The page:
Re: Debian as a social group and how to develop it better
I know I have a twisted mind.
On Wed, 27 Nov 2002 00:57:59 +0100,
Andreas Schuldei <firstname.lastname@example.org> wrote:
> I have been reading books about group development and would like
> to share the thoughts about appling this to debian.
I don't know the books you are talking about, but I think they are
for a worldlier group where you have to come face to face with
babbling idiots every day. Fortunately, most of the Debian members
are isolated physically from others. You are free to ignore any or
all of them if you don't like them. This is out advantage.
You read debian-devel, you know the overhead of communication,
why do you bother about a society? Debian is based on a
one-maintainer-per-one-package system. Usually you don't have to
contact other developers when you work on your package.
How Debian should be is discussed on debian-devel many times.
All the threads can be boiled down to "hack and slash".
For example: "when will woody be released?" "when it's ready,
fix RC bugs."
> Debian seemed to have elected mostly technical persons as their
> DPL, with the result that their success to innovate and
> reach their goals was limited.
We are volunteers. Debian doesn't need to invent an extra goal
and force its members to work on it.
> In other areas delegates of the
> DPL try to let no one interfere with their area of competence,
> while they, as leaders themself, would be wise to find others
> interested in their center of competence and in turn educate,
> train and empower them. (here the keyring management comes to my
I don'y know Debian has an infrastructure for multiple _active_ DAMs.
All the problems about simultaneous write accesses to a database
will occur. I wonder why AMs are not (or can't be) also DAMs, but
it is another issue.
In my opinion, training future DAMs is a part of the graceful retirement.
(Don't quote the Developer's Reference. I read it.) It seems that
the point of the training is "read the source code, you have it".
> During the NM process the understanding of the social contract
> and the GNU part of Debian is checked for. it is hard, but not
> impossible to check for the actual enthusiasm of people. What
> debian has not managed well in my point of view is keep
> enthusiasm alive or newly create it. You can see that in the
> large number of people who became Debain developers and dropped
> out over time. some Debian longtimers are beginning to show signs
> of burn-out. the technical commitee is one example. If someone
> quits and says: "i have not enough time for debian anymore" he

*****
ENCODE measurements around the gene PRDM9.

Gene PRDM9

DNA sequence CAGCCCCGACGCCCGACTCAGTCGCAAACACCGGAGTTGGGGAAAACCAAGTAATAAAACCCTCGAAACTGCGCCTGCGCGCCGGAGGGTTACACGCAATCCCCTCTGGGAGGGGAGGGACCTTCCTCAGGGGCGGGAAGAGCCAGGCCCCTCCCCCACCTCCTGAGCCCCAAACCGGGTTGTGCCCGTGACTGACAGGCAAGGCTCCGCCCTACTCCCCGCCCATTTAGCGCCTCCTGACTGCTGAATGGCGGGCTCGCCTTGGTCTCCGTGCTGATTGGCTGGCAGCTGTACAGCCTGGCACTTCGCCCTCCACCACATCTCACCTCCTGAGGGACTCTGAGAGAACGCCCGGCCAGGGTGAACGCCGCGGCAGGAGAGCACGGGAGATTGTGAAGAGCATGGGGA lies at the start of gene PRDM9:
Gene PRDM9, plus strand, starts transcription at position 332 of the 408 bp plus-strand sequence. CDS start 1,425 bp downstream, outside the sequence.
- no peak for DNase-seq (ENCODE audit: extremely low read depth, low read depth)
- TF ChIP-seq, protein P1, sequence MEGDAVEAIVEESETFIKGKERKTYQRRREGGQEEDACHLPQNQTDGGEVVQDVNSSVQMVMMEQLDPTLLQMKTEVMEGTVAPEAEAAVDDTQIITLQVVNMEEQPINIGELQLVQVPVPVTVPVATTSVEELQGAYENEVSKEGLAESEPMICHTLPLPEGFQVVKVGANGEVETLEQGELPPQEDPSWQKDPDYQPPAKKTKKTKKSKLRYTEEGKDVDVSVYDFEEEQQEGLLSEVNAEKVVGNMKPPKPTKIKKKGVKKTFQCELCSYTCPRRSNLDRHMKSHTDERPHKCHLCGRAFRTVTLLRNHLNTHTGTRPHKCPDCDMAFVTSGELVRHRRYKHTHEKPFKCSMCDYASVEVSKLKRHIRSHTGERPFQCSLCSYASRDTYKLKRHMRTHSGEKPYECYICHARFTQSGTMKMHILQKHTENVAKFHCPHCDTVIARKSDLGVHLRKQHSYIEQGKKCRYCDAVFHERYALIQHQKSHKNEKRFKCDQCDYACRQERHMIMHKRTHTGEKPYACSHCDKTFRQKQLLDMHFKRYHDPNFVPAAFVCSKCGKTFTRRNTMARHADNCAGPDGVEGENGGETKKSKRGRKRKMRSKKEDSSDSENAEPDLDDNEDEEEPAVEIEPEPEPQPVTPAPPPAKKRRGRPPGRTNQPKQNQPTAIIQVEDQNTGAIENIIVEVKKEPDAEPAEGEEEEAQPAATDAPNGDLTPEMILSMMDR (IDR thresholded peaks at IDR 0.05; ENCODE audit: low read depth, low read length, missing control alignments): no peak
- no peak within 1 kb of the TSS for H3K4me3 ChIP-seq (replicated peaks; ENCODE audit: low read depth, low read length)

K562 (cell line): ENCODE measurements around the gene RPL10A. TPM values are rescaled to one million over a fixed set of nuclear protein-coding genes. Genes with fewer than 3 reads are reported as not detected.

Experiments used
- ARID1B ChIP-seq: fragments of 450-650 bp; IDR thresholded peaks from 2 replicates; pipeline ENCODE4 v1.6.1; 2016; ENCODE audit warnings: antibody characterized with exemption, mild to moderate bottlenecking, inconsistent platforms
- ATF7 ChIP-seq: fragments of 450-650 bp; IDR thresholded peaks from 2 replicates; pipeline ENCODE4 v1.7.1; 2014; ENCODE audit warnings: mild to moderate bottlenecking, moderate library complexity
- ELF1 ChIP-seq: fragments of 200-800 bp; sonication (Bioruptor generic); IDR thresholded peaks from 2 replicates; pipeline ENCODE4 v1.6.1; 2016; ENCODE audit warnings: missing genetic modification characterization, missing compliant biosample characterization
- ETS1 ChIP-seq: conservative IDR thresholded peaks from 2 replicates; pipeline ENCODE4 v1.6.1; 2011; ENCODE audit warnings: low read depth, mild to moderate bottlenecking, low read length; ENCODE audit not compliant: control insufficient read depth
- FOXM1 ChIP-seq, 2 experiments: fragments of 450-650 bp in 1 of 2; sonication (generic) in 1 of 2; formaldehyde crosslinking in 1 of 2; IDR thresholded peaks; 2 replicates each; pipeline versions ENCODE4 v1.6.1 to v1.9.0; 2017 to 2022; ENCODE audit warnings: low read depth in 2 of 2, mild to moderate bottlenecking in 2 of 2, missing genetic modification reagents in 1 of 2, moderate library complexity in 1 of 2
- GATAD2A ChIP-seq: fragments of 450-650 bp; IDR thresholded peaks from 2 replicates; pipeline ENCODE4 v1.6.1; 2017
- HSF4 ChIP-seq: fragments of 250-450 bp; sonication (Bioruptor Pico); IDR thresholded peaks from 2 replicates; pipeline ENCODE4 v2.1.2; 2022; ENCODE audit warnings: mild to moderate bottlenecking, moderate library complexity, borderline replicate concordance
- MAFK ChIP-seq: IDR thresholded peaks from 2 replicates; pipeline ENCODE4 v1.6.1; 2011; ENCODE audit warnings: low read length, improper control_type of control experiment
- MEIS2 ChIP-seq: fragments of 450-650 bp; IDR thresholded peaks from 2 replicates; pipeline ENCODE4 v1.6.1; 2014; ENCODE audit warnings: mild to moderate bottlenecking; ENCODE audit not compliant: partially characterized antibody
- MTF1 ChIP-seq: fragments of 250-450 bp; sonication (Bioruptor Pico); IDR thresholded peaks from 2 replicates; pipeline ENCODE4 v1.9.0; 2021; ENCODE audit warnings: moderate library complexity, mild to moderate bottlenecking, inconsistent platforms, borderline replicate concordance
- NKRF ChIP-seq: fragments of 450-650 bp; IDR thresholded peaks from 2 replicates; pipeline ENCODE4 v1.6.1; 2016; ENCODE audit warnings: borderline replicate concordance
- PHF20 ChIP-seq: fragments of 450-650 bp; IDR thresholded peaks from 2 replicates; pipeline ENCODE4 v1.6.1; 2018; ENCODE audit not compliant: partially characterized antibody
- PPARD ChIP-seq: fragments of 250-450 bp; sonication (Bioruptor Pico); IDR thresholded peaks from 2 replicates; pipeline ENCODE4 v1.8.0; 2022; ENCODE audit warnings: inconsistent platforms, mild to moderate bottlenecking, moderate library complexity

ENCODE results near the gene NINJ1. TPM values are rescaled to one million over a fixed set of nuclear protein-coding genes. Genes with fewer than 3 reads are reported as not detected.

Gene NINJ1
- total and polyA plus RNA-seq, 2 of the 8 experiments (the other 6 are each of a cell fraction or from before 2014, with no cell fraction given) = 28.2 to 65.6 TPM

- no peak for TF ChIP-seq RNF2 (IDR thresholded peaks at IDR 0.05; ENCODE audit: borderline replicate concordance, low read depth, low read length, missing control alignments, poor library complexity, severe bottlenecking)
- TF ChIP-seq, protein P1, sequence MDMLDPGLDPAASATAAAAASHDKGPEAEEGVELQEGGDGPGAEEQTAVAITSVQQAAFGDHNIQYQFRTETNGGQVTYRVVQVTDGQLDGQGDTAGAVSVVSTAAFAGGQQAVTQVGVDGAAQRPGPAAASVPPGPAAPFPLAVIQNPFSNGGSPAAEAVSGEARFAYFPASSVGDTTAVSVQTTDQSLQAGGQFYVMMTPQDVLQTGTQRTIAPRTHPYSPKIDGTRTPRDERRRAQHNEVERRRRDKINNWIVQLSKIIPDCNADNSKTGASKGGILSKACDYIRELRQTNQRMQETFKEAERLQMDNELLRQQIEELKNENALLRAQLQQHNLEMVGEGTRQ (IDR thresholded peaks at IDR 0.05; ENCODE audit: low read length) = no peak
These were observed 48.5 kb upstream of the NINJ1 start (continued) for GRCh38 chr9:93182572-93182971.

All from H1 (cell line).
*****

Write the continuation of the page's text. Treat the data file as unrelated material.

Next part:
> actually is stating that the priority which he gives debian is no
> longer high enough and that he is not excited about it anymore.
Just out of curiosity, is there anyone who wants to join
the technical commitee?
> Debian has great tools, a great infrastucture, the policy, which
> structures the packages, the constitution, which determines the
> democratic processes, and the cabal, which determines what
> happens. (c:
Since Debian is a technical organization, you need some knowledge to
determine what happens. The cabal members are those who know the source
code of the core software of Debian (dpkg, apt, libc, dak, debbugs,
the voting machine, and so on). You can join the cabal by reading it.
It is like reading the Necronomicon --- it gives you an arcane power,
but it is a hard experience, and you are risking your sanity.
> Recent discussions about gentoo seem to indicate
> that younger distros with less restictions are more attractive to
> some people then debian is.
All I heard are about optimization.
> to me it appears to be really
> two-fold: the democratic process in debian is having a hard time
> to reach valid, usefull decisions due to flamewars and the shere
> mass of developers which need to participate. The information
> flow within the project has a high noise rate and for people
> from the outside it takes a long time to understand how things
> work and who is who. It is time consuming and tiring to follow
> discussion on debian-devel. Structures like DWN, communication on
> IRC and other, more specialized mailing lists like help here but
> more are needed. On the other hand is the technical structure
> with the builddeamons, the security build queue, policy etc a
> indication of technical excellence from which others could learn
> a lot. (c:
Working code is a lethal weapon. Fire it on debian-devel.
Your code may fail to get into the next release, but at least
you can win the flamewar.
> In debian i the general tone of conduct in the mailinglists is
> very mixed. It is far better then in certain other porjects,
> where a very much "down upon others" attitude generate a very
> defensive and fearfull atmosphere. Still there are people (B.R.,
> C.S.) whoes CapsLock key seems to be stuck and who seem to have
> unlimited creativity to find new personal insults for everone and
> their dog.
Never mind, they are developing a fortune file.
Oohara Yuuma <email@example.com>
PGP key (key ID F464A695) http://www.interq.or.jp/libra/oohara/pub-key.txt
Key fingerprint = 6142 8D07 9C5B 159B C170 1F4A 40D6 F42E F464 A695
smile to answer
--- Treasure, "Radiant Silvergun", attitude #3 for SBS-130